I should rejoice and give God Thanks to hear that you are in good health and peace of mind; ‘tis, I assure you, the continual object of my poor prayers. But your soul's welfare affects me yet more. Praise be to God I have no great subject of apprehension of that side on your part. I lay He be graciously pleased to augment more and more the care you have for your eternal salvation. It can't be sufficiently deplored how much people forget that only great necessary affair, which ought to be sovereignly preferred to a parcel of frivolous wordly beings that pass and perish every day before our eyes and the which they are sure to enjoy at most, for a short term of years. Pardon a son's boldness who would fain inspire a true sentiment of the necessity of seeking by all means possible. to assure a doubtful eternity - terrible doubt which makes tremble so many persons who live a retired and perhaps innocent life, and which of greater reason ought to imprint a salutary fear in those who are exposed to so many dangers in the world.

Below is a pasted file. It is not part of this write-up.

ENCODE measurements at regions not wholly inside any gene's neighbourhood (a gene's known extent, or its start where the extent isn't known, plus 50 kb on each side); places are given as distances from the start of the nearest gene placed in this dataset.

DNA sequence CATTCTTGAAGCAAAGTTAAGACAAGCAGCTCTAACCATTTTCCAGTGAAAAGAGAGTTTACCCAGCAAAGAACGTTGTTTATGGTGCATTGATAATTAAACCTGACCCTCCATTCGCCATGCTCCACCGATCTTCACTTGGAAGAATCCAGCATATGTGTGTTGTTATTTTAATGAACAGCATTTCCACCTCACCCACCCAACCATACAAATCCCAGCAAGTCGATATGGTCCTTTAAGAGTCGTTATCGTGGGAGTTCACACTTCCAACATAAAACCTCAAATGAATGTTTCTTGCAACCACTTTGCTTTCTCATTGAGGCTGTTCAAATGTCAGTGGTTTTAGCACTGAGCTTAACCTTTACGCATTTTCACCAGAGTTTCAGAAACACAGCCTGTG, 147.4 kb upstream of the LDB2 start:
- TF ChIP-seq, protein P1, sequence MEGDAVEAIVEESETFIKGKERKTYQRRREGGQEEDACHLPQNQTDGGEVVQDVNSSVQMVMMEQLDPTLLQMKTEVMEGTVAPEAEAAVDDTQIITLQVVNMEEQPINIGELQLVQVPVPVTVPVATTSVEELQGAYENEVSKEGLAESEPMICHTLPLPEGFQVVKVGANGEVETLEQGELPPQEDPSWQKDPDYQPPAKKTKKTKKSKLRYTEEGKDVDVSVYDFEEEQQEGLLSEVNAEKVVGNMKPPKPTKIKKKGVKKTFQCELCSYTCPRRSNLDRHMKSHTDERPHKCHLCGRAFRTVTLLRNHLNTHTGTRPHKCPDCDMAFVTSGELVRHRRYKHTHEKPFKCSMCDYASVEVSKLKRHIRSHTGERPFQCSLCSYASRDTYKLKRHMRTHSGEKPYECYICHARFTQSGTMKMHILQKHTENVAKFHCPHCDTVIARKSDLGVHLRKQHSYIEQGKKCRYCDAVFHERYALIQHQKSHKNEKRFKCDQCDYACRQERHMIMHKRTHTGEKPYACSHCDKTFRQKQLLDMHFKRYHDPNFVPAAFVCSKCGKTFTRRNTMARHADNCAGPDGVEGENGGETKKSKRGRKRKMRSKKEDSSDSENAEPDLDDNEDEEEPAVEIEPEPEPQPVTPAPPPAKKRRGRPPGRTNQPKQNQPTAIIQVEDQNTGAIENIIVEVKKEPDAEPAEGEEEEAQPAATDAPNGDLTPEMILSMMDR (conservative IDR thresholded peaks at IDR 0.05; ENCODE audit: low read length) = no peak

'Tis for young persons especially that all is to be feared, and for whom by consequence the most care is to be taken to inspire them . betimes with a great fear of God, a great hatred of vice, and an early love of piety. Redouble, I pray you, your pious industry in that point towards them young children, my dear little brothers and sister. I pray you to embrace them on my part, especially little Dicky - I suppose he begins to read at present. You are to be praised never to let your children want learning according to your means; for no one knows to what God might call him, and though you have too much piety to hinder a child's vocation, yet if he takes even to the world, learning is no burthen. Above all things care is to be taken to preserve his innocence and hinder his. manners from being corrupted; and it is not to be conceived how much one and the other is in danger even already in the very infancy of children, who have too much liberty and who take every ill impression like to wax, The best means you can take is to pray dails for their preservation from sin. Perhaps I make too much the preacher, but I assure you I am so touched with dangers to which I see exposed so many persons whom I love sincerely, that I can't forbear to speak iny mind thereupon. And I would to God that my weak words could prevail upon them who are very near to me and whom I have reason to apprehend stand in need of making such solid reflections for the welfare of their souls. A very pious practice in a family would be the frequent lecture of books of piety; the Introduction to a Devout Life (of S.Francis de Sales) is onė very proper and useful for that end.